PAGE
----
The Coligny system was probably brought into Britain by the Romans of the Claudian conquest and memories of its intercalated days are said by Professor T. Glynn Jones to survive in Welsh folklore. But that in both Irish and Welsh myths of the highest antiquity 'a year and a day' is a term constantly used suggests that the Beth-Luis-Nion Calendar is one of 364 days plus one. We can there- fore regard the Birch month as extending from December 24th to January 20th.


The second tree is the quickbeam ('tree of life'), otherwise known as the quicken, rowan or mountain ash. Its round wattles, spread with newly-flayed bull's hides, were used by the Druids as a last extremity for compelling demons to answer difficult questions--hence the Irish proverbial expression 'to go on the wattles of knowledge', meaning to do one's utmost to get information. The quickbeam is also the tree most widely used in the British Isles as a prophylactic against lightning and witches' charms of all sorts: for example, bewitched horses can be controlled only with a rowan whip. In ancient Ireland, fires of rowan were kindled by the Druids of opposing armies and incantations spoken over them, summoning spirits to take part in the fight. The berries of the magical rowan in the Irish romance of Fraoth, guarded by a dragon, had the sustaining virtue of nine meals; they also healed the wounded and added a year to a man's life. In the romance of Diarmuid and Grainne, the rowan berry, with the apple and the red nut, is described as the food of the gods. 'Food of the gods' suggests that the taboo on eating anything red was an extension of the commoners' taboo on eating scarlet toadstools --for toadstools, according to a Greek proverb which Nero quoted, were 'the food of the gods'. In ancient Greece all red foods such as lobster, bacon, red mullet, crayfish and scarlet berries and fruit were tabooed except at feasts in honour of the dead. (Red was the colour of death in Greece and Britain during the Bronze Age--red ochre has been found in megalithic burials both in the Prescelly Mountains and on Salisbury Plain.)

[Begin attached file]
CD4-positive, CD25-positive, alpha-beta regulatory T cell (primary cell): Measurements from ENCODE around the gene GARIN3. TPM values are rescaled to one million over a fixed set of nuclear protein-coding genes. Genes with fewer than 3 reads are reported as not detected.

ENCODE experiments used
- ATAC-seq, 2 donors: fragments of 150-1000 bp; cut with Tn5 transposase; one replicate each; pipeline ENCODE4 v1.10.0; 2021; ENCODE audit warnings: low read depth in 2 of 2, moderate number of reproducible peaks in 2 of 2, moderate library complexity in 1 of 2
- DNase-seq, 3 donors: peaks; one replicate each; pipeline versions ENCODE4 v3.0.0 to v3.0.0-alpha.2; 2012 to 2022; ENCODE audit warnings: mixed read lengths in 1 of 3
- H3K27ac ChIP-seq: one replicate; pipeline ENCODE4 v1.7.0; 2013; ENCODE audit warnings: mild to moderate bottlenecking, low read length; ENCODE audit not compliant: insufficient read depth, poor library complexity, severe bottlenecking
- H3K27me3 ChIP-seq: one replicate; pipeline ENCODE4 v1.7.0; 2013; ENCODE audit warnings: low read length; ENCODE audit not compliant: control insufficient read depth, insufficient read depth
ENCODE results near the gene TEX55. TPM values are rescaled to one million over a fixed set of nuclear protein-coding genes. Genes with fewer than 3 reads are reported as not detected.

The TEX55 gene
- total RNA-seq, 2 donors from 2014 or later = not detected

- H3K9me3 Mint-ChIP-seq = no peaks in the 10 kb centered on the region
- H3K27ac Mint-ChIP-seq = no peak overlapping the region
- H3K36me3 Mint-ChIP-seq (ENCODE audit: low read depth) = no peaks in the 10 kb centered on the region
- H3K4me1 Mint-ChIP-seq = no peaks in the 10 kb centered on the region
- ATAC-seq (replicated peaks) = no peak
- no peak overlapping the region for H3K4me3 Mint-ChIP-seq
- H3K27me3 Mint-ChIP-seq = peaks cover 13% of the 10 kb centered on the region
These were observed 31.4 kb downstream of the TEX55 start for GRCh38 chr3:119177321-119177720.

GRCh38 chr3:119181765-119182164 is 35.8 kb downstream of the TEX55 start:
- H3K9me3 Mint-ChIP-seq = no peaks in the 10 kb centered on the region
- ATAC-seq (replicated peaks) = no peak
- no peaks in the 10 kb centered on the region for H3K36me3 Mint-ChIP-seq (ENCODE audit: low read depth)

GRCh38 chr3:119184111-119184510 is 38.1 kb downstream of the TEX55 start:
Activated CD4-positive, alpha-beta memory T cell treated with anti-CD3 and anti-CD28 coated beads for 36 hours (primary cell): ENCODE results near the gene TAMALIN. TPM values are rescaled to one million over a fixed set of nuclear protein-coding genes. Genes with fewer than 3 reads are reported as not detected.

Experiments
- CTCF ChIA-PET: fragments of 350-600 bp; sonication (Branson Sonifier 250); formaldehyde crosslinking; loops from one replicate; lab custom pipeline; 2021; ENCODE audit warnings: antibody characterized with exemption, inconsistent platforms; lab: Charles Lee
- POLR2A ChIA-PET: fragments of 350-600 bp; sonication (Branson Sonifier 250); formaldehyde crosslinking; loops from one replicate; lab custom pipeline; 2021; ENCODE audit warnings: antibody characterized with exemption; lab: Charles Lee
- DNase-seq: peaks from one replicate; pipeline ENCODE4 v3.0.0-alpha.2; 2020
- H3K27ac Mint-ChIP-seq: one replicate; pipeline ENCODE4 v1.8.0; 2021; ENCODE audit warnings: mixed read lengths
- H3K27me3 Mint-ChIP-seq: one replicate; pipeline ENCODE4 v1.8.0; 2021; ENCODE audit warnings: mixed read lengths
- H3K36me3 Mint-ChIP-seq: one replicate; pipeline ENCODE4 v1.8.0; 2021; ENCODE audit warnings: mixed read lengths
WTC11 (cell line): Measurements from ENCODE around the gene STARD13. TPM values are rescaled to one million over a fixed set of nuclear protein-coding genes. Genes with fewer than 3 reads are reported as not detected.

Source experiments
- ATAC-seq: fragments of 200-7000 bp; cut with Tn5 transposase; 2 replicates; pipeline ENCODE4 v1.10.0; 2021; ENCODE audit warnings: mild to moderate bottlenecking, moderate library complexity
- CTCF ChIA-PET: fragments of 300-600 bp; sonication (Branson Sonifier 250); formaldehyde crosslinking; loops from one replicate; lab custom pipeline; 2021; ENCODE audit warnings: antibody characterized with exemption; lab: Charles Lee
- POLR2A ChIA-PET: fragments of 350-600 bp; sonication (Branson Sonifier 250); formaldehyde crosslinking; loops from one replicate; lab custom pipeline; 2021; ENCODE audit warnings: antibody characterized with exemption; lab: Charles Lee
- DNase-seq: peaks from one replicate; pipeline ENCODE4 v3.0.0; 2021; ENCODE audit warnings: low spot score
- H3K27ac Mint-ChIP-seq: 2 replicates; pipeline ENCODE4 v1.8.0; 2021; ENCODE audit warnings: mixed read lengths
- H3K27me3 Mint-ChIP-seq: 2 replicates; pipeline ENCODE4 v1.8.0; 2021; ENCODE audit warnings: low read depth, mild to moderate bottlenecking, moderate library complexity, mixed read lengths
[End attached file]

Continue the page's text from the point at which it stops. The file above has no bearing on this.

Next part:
The quickbeam is the tree of quickening. Its botanical name Fraxinus, or Pyrus, Aucuparia, conveys its divinatory uses. Another of its names is 'the witch'; and the witch-wand, formerly used for metal divining, was made of rowan. Since it was the tree of quickening it could also be used in a contrary sense. In Danaan Ireland a rowan-stake hammered through a corpse immobilized its ghost; and in the Cuchulain saga three hags spitted a dog, Cuchulain's sacred animal, on rowan twigs to procure his death.

The oracular use of the rowan explains the unexpected presence of great rowan thickets in Rugen and the other Baltic amber-islands, formerly used as oracular places, and the frequent occurrence of rowan,